• The plowing rules are straightforward: when you don’t particularly need your street to be plowed it will be plowed. When you really need it, it won’t be. Our last three-incher brought the plow down our street twice during the night. Getting out of my driveway in the morning was not a problem and my street was nicely sanded with mostly bare pavement. This snowstorm likely means a couple of days before a plow arrives. They are too busy plowing the main roads that no one can get to than to bother with places where actual people live. In general, particularly in Virginia, the snow removal budget will always be underfunded assuming the most optimistic forecast for the winter and there will be great consternation when lots of snow arrives and there isn’t the money to remove the snow quickly. It’s the price of limited government and keeping taxes low.
  • Your local school district works just the opposite of the director of OPM. They want schools to close and actively look for reasons to shut the school down. No one complains except those whiny parents who probably have to work and can’t get childcare. No one in the school system gives a crap about them. A rumor of snow or ice a week away is sufficient to close schools. A temperature in the single digits, and sometimes in the teens, is a reason to close schools. Principles, teachers and students all expect lots of bogus snow days. When the year draws to an end and enough instruction days were not delivered, someone will waive the requirement to extend the school year because, duh, parents have vacation plans already!
  • Here is what you do if you see a snowflake: panic. It’s required. You are driving down a clear street and one stray flake falls from the sky. You must immediately scream and cause an accident. This is because even if you have lived in the area thirty years, you are not allowed to retain the memory of how to drive safely in snow. Even if you did somehow remember, your fellow commuters won’t, because most are newbies and previously lived in tropical environments. In any event it only takes one person who has never driven in snow before to thoroughly shut down a major artery, and it’s guaranteed that you will have plenty of those, so traffic will quickly gridlock. It will be hard to say if it is due to snow, since this is the way traffic is most of the time anyhow, but it is guaranteed if there is just a single snowflake.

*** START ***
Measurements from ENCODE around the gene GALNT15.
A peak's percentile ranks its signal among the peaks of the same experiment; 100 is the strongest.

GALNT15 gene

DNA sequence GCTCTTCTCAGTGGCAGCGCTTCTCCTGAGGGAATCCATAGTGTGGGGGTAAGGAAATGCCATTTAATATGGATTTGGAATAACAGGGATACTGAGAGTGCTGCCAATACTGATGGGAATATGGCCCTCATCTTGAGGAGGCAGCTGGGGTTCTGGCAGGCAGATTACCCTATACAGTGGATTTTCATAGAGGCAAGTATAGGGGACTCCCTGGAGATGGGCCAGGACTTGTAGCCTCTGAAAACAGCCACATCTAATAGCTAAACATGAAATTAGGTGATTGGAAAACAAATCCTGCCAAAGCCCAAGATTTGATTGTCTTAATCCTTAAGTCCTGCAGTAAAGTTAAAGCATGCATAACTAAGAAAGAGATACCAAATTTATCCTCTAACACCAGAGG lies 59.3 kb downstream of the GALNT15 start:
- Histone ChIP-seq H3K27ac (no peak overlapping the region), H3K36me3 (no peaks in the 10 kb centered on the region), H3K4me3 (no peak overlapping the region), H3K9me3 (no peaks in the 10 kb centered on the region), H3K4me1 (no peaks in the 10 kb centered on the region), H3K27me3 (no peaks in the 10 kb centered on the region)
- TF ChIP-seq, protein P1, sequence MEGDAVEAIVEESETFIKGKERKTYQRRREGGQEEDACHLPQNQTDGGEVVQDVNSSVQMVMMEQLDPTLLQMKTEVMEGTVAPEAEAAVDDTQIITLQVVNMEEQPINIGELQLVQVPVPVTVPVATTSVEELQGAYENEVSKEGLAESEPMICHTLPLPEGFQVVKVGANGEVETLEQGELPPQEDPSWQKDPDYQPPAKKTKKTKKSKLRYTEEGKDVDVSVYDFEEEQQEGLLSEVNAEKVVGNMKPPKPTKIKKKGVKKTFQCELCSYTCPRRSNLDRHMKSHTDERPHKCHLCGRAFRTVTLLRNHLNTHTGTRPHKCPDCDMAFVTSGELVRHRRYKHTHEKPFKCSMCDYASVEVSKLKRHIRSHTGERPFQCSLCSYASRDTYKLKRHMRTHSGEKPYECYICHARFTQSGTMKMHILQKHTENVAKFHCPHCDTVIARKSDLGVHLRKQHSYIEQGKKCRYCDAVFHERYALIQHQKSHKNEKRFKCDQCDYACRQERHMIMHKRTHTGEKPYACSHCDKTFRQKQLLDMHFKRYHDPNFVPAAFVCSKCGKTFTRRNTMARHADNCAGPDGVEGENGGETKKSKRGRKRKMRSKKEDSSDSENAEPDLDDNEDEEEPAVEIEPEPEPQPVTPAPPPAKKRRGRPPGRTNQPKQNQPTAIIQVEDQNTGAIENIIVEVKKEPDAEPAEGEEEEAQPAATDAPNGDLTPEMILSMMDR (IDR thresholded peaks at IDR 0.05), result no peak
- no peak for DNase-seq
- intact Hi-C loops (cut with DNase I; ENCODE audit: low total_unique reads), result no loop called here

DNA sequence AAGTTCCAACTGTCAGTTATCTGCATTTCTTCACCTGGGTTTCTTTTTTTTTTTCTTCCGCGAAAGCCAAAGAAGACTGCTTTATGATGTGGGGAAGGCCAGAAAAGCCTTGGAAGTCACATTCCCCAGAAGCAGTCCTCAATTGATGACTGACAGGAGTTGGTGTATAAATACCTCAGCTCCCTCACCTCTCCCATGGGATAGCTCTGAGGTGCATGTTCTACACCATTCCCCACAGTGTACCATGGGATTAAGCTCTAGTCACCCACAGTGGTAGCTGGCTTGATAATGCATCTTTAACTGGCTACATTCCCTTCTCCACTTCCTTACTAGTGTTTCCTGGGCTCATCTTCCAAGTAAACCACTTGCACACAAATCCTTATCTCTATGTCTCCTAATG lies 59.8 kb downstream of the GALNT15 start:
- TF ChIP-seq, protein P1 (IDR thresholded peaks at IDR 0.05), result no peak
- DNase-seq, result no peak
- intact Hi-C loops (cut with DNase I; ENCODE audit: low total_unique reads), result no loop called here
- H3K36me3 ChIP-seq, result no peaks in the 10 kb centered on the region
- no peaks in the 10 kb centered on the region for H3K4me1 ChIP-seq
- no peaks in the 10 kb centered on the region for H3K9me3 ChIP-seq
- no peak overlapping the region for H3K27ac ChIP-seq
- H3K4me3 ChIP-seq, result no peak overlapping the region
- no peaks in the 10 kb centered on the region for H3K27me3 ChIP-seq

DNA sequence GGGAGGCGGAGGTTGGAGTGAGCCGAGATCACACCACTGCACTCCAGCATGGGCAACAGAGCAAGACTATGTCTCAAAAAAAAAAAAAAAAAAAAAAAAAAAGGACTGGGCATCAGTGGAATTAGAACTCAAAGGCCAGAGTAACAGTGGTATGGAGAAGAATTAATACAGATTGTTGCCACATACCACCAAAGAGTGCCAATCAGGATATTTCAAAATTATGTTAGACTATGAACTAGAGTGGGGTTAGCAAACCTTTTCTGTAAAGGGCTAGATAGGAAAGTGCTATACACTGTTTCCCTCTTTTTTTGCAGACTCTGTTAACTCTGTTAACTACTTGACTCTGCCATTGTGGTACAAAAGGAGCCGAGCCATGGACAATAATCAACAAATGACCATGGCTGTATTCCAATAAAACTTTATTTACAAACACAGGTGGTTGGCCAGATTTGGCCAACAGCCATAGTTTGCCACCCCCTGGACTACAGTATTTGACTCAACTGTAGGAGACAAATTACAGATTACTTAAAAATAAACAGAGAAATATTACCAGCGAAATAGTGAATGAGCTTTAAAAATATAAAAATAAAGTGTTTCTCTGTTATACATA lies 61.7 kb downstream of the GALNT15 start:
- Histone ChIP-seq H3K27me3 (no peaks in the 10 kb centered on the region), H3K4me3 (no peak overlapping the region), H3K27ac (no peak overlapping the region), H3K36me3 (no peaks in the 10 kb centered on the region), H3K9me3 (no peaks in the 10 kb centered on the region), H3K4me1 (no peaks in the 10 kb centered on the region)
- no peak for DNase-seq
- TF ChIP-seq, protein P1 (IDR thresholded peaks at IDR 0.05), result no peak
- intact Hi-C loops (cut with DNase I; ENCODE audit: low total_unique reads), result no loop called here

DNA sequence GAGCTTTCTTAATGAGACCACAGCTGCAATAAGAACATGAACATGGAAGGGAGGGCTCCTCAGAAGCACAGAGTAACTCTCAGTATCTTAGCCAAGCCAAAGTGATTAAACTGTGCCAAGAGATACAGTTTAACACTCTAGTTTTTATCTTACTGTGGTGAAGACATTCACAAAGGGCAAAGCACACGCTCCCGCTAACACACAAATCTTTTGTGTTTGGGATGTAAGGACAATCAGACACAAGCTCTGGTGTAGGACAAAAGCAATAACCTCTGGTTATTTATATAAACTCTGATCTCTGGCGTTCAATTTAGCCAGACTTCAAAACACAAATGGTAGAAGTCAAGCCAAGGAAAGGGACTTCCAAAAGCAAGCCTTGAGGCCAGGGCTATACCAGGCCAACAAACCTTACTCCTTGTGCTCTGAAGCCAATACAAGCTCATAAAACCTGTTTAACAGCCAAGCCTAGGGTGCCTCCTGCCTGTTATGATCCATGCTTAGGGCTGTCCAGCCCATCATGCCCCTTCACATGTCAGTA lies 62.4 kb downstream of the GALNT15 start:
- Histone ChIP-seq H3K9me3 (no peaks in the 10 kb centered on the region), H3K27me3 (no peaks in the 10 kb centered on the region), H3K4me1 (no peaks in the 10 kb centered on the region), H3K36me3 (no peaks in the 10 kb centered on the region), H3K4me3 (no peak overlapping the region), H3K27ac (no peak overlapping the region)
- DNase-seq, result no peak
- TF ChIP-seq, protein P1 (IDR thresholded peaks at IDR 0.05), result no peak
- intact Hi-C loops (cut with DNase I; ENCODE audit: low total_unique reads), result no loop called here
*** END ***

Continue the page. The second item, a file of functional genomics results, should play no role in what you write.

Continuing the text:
• You will eventually end up with spouse and kids all home together, and you are required to drive each other nuts. This is because it’s not normal to be all at home together at the same time.  You keep your sanity by being physically removed from each other most of the time by being at work, school, or at friends. Suddenly you are together 24/7 and you quickly will discover that while you love your family, you don’t like them. In fact, you secretly hate them, including your spouse. The longer you are housebound the worse it will get.
  • The rule on shoveling sidewalks is: every other walk is shoveled. Some will dutifully shovel in the midst of a snowstorm; some never will, including their driveway. If pressed people will create all sorts of reasons for not shoveling, including school kids will get better traction in the snow instead of on a cleared sidewalk. The lazy ones simply wait for nature to “shovel” the snow for them. Some will hope a kind neighbor to do it for them. The really clever ones keep a broken shovel as a ready excuse and, gosh darn, all the stores are closed so there is no way to get a new one.

That will do it for a starter. I am hoping to retire this year or next and we are likely to move further north. So I expect to see more snow but I also expect the streets will be plowed regularly. It will take some time to forget the Washington snow culture, but it will have me chuckling during each snowfall in retirement. Washington is a city full of eggheads who become vacuous blondes the moment a snowflake arrives. If it weren’t so frustrating, it would be very humorous.